One of the criminals on a cross began to shout insults at Jesus: “Aren’t you the Christ? Then save yourself and us.” But the other criminal stopped him and said, “You should fear God! You are getting the same punishment he is. We are punished justly, getting what we deserve for what we did. But this man has done nothing wrong.” Then he said, “Jesus, remember me when you come into your kingdom.” Jesus said to him, “I tell you the truth, today you will be with me in paradise” (
Much has been said about the prayer of the penitent thief, and it certainly warrants our admiration. But while we rejoice at the thief who changed, dare we forget the one who didn’t? What about him, Jesus? Wouldn’t a personal invitation be appropriate? Wouldn’t a word of persuasion be timely?
Does not the shepherd leave the 99 sheep and pursue the one lost? Does not the housewife sweep the house until the lost coin is found? Yes, the shepherd does, the housewife does; but the father of the prodigal, remember, does nothing.
• The sheep was lost innocently.
• The coin was lost irresponsibly.
• But the prodigal son left intentionally.
The father gave him the choice. Jesus gave both criminals the same.
There are times when God sends thunder to stir us. There are times when God sends blessings to lure us. But then there are times when God sends nothing but silence as He honors us with the freedom to choose where we spend eternity.
And what an honor it is! In so many areas of life we have no choice. Think about it. You didn’t choose your gender. You didn’t choose your siblings. You didn’t choose your race or place of birth.
Sometimes our lack of choices angers us. “It’s not fair,” we say. It’s not fair that I was born in poverty or that I sing so poorly or that I run so slowly. But the scales of life were forever tipped on the side of fairness when God planted a tree in the garden of Eden. All complaints were silenced when Adam and his descendants were given free will, the freedom to make whatever eternal choice we desire. Any injustice in this life is offset by the honor of choosing our destiny in the next.
Wouldn’t you agree? Would you have wanted otherwise? Would you have preferred the opposite? You choose everything in this life, and He chooses where you spend the next? You choose the size of your nose, the color of your hair, and your DNA structure, and He chooses where you spend eternity? Is that what you would prefer?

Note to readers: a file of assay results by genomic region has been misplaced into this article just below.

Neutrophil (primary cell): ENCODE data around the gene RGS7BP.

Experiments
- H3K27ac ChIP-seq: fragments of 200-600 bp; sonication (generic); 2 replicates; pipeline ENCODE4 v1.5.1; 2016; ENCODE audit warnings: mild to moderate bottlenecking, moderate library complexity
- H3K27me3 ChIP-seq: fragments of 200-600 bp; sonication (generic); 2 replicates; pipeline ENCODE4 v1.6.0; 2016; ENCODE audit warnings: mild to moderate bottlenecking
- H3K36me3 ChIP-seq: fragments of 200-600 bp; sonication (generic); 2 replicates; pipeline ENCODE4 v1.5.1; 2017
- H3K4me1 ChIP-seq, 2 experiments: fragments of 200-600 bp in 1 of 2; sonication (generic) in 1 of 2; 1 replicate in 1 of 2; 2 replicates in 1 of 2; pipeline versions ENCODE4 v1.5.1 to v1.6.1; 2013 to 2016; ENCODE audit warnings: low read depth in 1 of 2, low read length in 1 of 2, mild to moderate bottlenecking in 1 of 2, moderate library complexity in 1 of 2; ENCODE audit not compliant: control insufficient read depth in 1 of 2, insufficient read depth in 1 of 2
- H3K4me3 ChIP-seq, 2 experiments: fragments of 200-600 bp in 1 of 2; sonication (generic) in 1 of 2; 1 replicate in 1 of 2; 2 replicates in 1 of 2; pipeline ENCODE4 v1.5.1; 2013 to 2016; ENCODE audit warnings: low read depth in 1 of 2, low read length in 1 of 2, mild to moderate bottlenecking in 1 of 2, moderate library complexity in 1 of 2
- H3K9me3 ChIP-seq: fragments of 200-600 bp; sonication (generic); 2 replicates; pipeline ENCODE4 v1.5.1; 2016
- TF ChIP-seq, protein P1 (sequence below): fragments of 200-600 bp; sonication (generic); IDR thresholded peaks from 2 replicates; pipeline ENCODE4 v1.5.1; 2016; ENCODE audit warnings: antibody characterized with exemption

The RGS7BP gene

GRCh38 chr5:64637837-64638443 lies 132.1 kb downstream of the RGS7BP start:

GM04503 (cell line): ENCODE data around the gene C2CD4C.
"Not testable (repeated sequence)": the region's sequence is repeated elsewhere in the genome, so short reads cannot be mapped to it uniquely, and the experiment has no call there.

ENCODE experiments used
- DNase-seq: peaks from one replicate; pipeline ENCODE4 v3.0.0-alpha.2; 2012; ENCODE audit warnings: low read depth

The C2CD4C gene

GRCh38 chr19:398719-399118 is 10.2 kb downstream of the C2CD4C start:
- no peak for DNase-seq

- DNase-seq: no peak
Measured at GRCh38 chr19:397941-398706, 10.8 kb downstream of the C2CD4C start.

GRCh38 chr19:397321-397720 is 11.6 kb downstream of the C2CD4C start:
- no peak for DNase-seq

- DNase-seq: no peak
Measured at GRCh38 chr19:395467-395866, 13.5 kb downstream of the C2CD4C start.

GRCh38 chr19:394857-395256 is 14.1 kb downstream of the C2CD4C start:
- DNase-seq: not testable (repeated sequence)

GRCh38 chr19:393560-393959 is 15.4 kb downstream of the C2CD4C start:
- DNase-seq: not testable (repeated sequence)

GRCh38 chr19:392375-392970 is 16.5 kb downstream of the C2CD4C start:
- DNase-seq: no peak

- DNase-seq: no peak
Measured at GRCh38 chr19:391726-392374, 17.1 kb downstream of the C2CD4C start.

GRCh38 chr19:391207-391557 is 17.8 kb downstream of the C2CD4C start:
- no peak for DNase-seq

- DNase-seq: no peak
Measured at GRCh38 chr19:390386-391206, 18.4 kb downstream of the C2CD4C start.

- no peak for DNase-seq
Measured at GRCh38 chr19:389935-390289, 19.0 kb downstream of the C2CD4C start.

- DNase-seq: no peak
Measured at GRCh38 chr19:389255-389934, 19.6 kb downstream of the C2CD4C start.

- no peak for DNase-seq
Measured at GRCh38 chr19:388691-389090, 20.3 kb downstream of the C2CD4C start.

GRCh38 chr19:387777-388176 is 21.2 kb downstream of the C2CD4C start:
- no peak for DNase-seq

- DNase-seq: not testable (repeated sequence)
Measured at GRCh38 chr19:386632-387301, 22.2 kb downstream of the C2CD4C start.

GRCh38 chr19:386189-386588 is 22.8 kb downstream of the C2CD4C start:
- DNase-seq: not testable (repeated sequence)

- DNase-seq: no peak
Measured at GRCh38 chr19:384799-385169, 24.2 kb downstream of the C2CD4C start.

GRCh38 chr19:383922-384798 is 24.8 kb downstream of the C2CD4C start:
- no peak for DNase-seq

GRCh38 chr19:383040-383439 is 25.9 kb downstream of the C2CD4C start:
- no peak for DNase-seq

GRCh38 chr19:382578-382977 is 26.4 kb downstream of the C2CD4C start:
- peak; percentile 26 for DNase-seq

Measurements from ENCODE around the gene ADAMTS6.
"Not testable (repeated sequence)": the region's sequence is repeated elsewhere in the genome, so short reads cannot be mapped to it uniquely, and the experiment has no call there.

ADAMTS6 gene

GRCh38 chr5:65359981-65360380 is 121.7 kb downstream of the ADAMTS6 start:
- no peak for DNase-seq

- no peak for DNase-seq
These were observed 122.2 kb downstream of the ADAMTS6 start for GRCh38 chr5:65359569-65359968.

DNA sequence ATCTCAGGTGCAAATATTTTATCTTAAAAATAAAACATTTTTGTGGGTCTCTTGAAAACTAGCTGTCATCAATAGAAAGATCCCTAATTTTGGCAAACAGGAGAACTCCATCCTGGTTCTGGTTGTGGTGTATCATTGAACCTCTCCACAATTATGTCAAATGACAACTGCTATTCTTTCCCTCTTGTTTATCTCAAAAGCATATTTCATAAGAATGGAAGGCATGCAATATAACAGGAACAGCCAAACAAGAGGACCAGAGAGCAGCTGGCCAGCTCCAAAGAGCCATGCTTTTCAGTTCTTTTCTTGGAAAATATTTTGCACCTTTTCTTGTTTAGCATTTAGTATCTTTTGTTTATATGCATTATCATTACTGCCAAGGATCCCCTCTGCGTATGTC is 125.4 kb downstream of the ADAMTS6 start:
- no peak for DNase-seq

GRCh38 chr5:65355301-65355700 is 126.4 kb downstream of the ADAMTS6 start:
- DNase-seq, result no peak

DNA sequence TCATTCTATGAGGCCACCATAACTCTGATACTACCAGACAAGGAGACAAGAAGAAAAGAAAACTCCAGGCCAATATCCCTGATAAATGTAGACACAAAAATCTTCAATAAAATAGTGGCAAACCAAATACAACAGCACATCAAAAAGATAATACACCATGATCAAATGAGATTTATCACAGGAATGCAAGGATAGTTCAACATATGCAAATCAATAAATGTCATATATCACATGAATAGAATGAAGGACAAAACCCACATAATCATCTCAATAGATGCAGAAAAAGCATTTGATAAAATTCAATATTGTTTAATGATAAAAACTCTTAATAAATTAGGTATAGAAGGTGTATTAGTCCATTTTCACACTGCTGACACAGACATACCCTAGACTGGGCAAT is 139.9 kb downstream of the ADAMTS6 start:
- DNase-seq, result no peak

It would have been nice if God had let us order life like we order a meal. I’ll take good health and a high IQ. I’ll pass on the music skills, but give me a fast metabolism...Would’ve been nice. But it didn’t happen. When it came to your life on earth, you weren’t given a voice or a vote. But when it comes to life after death, you were. In my book, that seems like a good deal. Wouldn’t you agree?
Have we been given any greater privilege than that of choice? Not only does this privilege offset any injustice, the gift of free will can offset any mistakes.
Think about the thief who repented. Though we know little about him, we know this: He made some bad mistakes in life. He chose the wrong crowd, the wrong morals, the wrong behavior. But would you consider his life a waste? Is he spending eternity reaping the fruit of all the bad choices he made? No, just the opposite. He is enjoying the fruit of the one good choice he made. In the end
all his bad choices were redeemed by a solitary good one.
You’ve made some bad choices in life, haven’t you? You’ve chosen the wrong friends, maybe the wrong career, even the wrong spouse. You look back over your life and say, “If only...if only I could make up for those bad choices.” You can. One good choice for eternity offsets a thousand bad ones on earth.
The choice is yours.
How can two brothers be born of the same mother, grow up in the same home, and one choose life and the other choose death? I don’t know, but they do.
How could two men see the same Jesus and one choose to mock Him and the other choose to pray to Him? I don’t know, but they did. And when one prayed, Jesus loved him enough to save him. And when the other mocked, Jesus loved him enough to let him.
He allowed him the choice.
He does the same for you.
From Cast of Characters by Max Lucado. Published by Thomas Nelson. Copyright © 2008 by Max Lucado. Reprinted by permission.